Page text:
Tides move all the nutrients and, therefore, all of the flounders’ prey choices around inshore habitats. The flounder knows this and positions themselves in certain locations during the tide changes to maximize their chances of getting an easy meal. 

Dropping Tides Are Deadly 

When the tide drops, it flushes out all the small crabs, shrimp, and bait fish flounders like to eat. This is when fishing, the micro ledges and drop-offs you have found at low tide will provide the best results. 

The flounder will hide on the ledge or drop off and eat all the prey being flushed out in the dropping tide. Using jigs close to the bottom and casting along the ledges is absolutely deadly in this situation. 

But you will have to keep moving as the tide drops, and the flounders will move with it. Fish a spot, catch a few fish, drop down with the tide, and reposition when the bites stop. 

Continue this until the tide fully drops, always targeting ledges and drop-offs with a tidal flow that brings food to the flounders. 

Dead Low Tide Exposes Flounders 

When the tide is at its lowest, flounders are in high concentrations. They have had to follow the tide down and are now isolated in deeper areas around the dry shallows. 

At dead low tide, look for deepish channels that still have a few feet of water in them, as the flounder will be hanging out in them, waiting for the tide to come in so they can move into the shallows again. 

Incoming Tides Are Tricky

Fishing for flounder on an incoming tide can be tricky, as the fish continuously moves to shallower waters or stays put in water around 20 feet deep. This means the flounders will spread more and more along the shoreline as the tide comes in, making it very hard to target them.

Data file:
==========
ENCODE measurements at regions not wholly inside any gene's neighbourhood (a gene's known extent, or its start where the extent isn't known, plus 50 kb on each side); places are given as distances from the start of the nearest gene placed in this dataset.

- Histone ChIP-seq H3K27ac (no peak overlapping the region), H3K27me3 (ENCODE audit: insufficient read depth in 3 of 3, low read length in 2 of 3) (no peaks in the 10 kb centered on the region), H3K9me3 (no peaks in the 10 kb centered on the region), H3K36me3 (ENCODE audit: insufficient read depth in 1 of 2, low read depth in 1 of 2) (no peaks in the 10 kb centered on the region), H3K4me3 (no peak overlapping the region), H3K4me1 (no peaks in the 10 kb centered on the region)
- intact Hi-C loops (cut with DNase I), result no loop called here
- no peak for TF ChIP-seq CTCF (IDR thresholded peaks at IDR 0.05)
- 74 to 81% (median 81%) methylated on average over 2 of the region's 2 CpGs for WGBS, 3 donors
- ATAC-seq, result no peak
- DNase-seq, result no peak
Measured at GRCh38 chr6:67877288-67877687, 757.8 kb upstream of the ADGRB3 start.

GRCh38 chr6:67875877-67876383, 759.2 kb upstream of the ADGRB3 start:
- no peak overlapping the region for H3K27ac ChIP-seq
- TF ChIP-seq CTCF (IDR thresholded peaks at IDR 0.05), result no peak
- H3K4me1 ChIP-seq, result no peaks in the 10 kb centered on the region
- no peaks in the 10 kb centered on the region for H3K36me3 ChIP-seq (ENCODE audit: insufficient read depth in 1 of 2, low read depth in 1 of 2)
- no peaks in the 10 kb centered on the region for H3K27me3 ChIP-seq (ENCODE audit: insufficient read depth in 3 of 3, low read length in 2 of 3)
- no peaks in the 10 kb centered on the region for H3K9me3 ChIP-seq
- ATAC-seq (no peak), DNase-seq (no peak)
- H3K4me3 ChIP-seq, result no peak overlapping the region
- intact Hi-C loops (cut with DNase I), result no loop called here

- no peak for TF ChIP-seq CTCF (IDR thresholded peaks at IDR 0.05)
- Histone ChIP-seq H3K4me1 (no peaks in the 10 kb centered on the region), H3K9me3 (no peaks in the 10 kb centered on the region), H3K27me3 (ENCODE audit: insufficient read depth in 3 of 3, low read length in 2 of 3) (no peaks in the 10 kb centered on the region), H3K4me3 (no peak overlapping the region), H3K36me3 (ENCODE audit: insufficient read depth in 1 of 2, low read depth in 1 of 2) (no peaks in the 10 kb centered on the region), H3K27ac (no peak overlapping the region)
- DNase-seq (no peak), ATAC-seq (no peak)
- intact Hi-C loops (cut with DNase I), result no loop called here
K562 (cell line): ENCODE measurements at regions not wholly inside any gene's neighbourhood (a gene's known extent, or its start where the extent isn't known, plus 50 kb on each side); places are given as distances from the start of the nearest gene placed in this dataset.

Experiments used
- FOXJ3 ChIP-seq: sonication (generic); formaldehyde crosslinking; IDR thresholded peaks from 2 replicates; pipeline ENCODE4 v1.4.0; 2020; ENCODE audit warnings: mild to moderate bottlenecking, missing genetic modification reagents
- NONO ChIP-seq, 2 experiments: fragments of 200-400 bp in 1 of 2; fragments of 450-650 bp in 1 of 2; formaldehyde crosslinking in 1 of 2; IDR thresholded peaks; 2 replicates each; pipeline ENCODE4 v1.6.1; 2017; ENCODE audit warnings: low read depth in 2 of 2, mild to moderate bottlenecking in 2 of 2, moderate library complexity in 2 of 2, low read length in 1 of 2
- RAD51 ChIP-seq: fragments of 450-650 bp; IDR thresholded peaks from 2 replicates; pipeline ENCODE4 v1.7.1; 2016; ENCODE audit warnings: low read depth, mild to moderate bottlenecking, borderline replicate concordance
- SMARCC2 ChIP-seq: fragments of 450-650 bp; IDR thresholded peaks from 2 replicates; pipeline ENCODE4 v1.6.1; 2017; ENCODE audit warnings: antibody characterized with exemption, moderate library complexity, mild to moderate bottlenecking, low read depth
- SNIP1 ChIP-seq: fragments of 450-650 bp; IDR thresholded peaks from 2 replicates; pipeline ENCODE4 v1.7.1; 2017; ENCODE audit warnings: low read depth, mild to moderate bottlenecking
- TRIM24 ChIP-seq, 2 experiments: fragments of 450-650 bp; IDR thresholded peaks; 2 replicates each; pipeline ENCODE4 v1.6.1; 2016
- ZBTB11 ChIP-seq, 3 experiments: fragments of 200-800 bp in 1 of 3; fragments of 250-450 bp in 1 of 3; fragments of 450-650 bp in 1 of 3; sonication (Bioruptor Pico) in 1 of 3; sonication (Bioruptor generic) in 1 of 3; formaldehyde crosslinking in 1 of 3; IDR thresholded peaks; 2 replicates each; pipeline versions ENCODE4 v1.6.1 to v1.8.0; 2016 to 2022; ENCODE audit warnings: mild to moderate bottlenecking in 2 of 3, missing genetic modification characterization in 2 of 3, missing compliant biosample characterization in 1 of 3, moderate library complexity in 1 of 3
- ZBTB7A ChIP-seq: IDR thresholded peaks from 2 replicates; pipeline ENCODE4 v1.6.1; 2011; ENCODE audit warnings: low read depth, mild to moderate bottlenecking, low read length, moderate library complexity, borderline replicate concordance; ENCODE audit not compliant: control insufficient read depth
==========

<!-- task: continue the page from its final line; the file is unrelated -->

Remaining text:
One effective tactic is to sit up-tide and fish in channels you think the flounder will use to move their way into the shallows. Don’t be late, though; the fish may have moved past you already! 

Fish a spot, and once you have had a few bites, you’ll know your timing is right. When the bites stop, move shallower and wait for them to come up further with the tide again. 

High Tide Is As Hard As It Gets 

When the tide is full high, the flounders will be spread all around the shoreline and estuaries, making it hard to find them. 

But if you have marked some great spots with flounder tracks, ledges, and drop-offs close to the shore, you may have found a high-tide honey hole, which you should keep a secret! 

Step 3: Gear For Catching Flounders

Now that we know where to find flounders and how the tide affects their movements, let’s examine what tackle you should use to catch them. 

A standard 7-foot spinning rod with a matching 20 lb reel is ideal for flounders as it is light enough and provides sufficient casting power. 

You should spool the reel with a braided line option. Braid provides excellent bite sensitivity (flounders, when taking the bait, typically don’t give much indication on your rod) and allows you to fish the bottom with more feel since it is so thin and has close to zero drag in the water. 

You should then add a 12 lb fluorocarbon leader about 10 feet long to the braid. Flounders are quite line-shy, but they will not notice thin, near-invisible 12 lb fluorocarbon, which is why it is such an effective leader. 

Step 4: Best Rigs For Catching Flounders

If you are using live or dead bait when fishing for flounder, there is a particular rig you will want to use. Obviously named the Flounder Rig, it keeps your bait close to the bottom, within striking distance of lurking flounder.  

The rig consists of mono with a bullet or eggsinker tied to a barrel swivel. This keeps the rig on or close to the bottom. Attached to the other end of the barrel swivel should be 3 feet of 12 lb fluorocarbon. 

Add a float or cork to the middle of the fluorocarbon leader and attach some plastic beads, a spinner blade, and a hook to the end. The float keeps your bait just above the bottom, which is exactly the kind of prey flounders are looking for, and the spinner blade attracts them, too!